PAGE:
Stroll to the Town Centre
After a morning of historical sights in Valladolid and a refreshing lunch at Yerbabuena de Sisal we walked back along Calle 54A and then turned left onto Calle 39, back to the centre of Valladolid making a loop through the old town.
Arriving back closer to the centre soon enough we walked past shops selling cheap mass produced products, quite a contrast to the little shops filled with handmade souvenirs we had seen that morning. Whether old or new I think children love to browse these kind of places. We reached the busy bus station, where lots of local woman sold their goods on the street, fruit and vegetables but also some homemade pastries. We also saw plenty of Taco stands busy with lunchtime trade.
Our short visit to the Mercado Artesanias proved to be quite a disappointment. I desperately wanted to buy a traditional huipil dress, with their beautiful flower embroidery, but this did not seem to me to be the right place to buy. For a dedicated craft market it was not the best place in town by far and there was better on offer elsewhere.
Luckily, I had spotted a shop selling the dresses on the corner of Calle 41/42, next to Parque Francisco Canton, and this is where we were headed. The shopkeeper was very friendly, and not pushy at all, which I liked a lot. I tried on a few of the dresses – unfortunately most of them were far too big and long on me. I settled on one that was different to the ones I originally wanted, but I knew there would be plenty of other opportunities to find the right one later in the holiday, I also felt that this shop, despite the great selection was perhaps not the best value for money.
Moving on to explore more of the town, and just as we walked along the park, an older lady approached us with her handmade hammocks. Jerome wanted to get one and chose a orange/yellow one, which at just 600 pesos seemed a bargain.
Museo de San Roque
Our next stop on our walk was the Museo San Roque, which was a very small museum where we saw Mayan and colonial artefacts, sadly they have not translated the history of the town into English so we struggled a little, but did find it possible to explain to Jerome the key facts. We exited into the garden and found one of those heroic statues that are everywhere in Mexico, and I always find very interesting.
Church of Santa Ana
Jerome by now was impatient to get to the cenote for a swim. On the way to it we passed another church that was on my list of must sees, the yellow church of Santa Ana. We were not able to go inside, as it was closed and I had to be content with taking photos through bars of the closed gate.
Luckily Cenote Zaci was less then a block away. A cenote is a naturally formed sinkhole, unique to Yucatan, they are usually connected to underground rivers and store ground water which has been used as drinking water since ancient times by the Mayans. Many were considered sacred, some were even the site of sacrifices. These days they also make a great tourist attraction as they present perfect opportunities to swim and cool off.
Local Arts and Crafts
When we got to the entrance we saw that there were many stalls that sold their local craft goods to curious tourists from all over the world. These stalls would be at most tourist destinations on our trip and can be quite varied in price and quality. The stalls sold their usual mish mash of traditional clothes, masks, jewellery and other souvenirs. We saw some woman who stitched the embroidery onto the dresses and tops of the huipiles. I wanted to look and see if I could find one, but the swim had priority.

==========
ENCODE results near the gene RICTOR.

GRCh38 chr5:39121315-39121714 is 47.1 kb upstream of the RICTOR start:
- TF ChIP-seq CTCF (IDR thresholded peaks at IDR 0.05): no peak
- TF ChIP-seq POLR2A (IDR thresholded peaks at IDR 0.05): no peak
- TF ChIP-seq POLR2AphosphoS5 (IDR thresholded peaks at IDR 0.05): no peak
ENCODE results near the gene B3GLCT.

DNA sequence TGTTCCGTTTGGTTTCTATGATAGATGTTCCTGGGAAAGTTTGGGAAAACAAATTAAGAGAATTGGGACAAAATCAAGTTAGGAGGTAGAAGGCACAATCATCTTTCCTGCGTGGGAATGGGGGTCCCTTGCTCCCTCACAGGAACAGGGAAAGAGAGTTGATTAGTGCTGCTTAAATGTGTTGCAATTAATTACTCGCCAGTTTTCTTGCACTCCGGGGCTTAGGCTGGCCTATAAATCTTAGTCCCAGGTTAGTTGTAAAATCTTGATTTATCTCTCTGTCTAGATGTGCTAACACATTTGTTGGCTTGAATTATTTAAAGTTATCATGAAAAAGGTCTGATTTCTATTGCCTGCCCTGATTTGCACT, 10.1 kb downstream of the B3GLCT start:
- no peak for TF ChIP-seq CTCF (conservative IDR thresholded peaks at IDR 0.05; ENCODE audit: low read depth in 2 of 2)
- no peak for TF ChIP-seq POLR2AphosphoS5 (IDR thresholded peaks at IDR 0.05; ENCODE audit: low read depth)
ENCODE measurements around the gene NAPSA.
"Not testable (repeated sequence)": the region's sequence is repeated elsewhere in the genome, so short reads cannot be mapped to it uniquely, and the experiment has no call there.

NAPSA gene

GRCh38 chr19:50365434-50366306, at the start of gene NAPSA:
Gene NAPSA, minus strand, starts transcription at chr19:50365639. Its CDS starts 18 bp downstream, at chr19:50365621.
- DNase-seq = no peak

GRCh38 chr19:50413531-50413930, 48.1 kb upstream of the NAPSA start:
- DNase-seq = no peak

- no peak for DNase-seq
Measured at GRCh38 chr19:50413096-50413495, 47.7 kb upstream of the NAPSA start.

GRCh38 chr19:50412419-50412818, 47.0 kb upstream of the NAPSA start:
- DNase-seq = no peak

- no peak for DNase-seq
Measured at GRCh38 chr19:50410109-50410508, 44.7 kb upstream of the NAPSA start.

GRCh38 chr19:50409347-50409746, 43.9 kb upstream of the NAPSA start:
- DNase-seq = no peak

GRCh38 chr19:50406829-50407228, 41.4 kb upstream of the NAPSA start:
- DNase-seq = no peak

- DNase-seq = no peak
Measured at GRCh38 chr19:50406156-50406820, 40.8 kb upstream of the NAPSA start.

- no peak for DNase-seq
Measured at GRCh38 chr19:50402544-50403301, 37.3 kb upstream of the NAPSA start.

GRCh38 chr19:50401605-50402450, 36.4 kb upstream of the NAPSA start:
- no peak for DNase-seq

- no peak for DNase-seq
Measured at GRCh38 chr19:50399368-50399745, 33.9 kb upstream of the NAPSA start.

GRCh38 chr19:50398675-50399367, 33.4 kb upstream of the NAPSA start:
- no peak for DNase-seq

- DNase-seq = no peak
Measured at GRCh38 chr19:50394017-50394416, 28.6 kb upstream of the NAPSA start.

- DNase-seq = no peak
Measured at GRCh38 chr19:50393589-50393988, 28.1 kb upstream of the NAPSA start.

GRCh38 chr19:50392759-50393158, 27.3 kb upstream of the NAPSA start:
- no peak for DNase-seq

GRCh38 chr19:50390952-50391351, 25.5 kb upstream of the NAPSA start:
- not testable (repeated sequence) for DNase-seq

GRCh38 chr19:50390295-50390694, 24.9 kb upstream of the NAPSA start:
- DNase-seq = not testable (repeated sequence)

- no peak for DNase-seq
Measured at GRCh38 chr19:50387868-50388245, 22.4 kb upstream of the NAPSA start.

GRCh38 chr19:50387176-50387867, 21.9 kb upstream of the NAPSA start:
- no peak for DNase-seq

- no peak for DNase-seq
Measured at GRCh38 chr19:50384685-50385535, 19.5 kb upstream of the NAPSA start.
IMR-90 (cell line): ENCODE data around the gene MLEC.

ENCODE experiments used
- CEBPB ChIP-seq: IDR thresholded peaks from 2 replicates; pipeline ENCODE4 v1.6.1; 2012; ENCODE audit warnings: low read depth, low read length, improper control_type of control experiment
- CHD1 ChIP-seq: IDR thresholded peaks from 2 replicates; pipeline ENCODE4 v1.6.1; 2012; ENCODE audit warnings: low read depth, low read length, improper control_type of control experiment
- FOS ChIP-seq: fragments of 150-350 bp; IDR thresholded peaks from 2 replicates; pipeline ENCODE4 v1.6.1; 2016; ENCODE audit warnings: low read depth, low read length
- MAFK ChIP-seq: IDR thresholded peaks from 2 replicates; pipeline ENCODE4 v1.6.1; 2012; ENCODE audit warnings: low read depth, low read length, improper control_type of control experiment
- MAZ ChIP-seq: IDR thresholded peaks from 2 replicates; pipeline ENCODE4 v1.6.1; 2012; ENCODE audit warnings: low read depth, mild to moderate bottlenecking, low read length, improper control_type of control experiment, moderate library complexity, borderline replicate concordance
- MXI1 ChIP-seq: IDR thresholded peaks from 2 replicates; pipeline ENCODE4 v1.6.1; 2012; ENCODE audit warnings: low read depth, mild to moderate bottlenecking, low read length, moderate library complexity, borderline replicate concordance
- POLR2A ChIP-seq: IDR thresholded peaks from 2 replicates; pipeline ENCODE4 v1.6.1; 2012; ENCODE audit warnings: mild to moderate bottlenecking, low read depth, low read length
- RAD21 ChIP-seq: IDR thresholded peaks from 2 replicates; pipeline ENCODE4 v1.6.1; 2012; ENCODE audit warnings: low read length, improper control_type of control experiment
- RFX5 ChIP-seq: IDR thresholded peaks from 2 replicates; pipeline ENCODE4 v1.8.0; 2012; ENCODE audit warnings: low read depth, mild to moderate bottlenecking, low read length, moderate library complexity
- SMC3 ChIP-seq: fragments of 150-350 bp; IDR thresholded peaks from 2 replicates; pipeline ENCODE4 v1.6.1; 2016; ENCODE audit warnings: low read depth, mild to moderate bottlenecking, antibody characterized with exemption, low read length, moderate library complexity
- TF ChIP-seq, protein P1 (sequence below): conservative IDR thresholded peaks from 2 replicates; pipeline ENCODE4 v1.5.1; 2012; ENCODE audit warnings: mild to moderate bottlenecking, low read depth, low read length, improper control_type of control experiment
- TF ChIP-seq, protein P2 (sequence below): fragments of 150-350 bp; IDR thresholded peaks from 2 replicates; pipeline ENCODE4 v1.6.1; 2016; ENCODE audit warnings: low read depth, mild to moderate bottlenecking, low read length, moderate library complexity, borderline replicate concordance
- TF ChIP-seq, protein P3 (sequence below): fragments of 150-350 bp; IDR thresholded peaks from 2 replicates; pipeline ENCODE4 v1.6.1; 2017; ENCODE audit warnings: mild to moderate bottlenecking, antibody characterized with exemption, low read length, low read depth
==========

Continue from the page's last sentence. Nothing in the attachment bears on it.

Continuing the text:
Swimming in a Cenote
Thankfully Cenote Zaci is one of the less popular cenotes on the Yucatan peninsular, with only a few of the more adventurous tour buses stop here, as being in the middle of the town it is not easy for the larger buses to visit. We paid the small entrance fee of 30 pesos each and entered the cave on steep steps. We had brought our swimming costumes, goggles and a small towel in our backpack, there were no changing rooms so we had to change with the towel wrapped around ourselves. The cenote was not crowded but there were a few people around. The water was refreshing, the perfect temperature to cool off in the heat, and a beautiful slightly cloudy turquoise blue colour. The ceiling of the cave was impressive with some stalactites and water dripping off the plants and roots that hung down from the cave’s ceiling above us. Some braver tourists started to jump off the three meters high side of the pool.
Jumping into the Cenote
Cenote Zaci has a water depth of about 30 meters and therefore it is safe if you jump far enough away from the edge. On our way out we even saw a brave local jump from the path maybe 20 meters up! Jerome eventually braved himself for the 3m spring and jumped into the water as well. We loved our swim at the cenote, it made an interesting change to the pool and sea. I am sure all children would love a swim here. Do not forget to bring swim vests or armbands if the little ones need them, although at most cenotes you can rent one if necessary.
Hotel Zentik Project
The sun was already almost too low to reach inside the depth of the cave and we decided to walk back to our hotel. We finished our energetic day exploring with a laze by the pool so Jerome could have another swim. In fact Hotel Zentik Project also had an underground swimming cave rather like a cenote lit at night by candles. After more delicious Mexican dishes and fruit cocktails for dinner, we descended into the dark of the cave and swam to the lights of the candles in the warm water.
Please also see my post about Valladolid on ONE DAY ITINERARY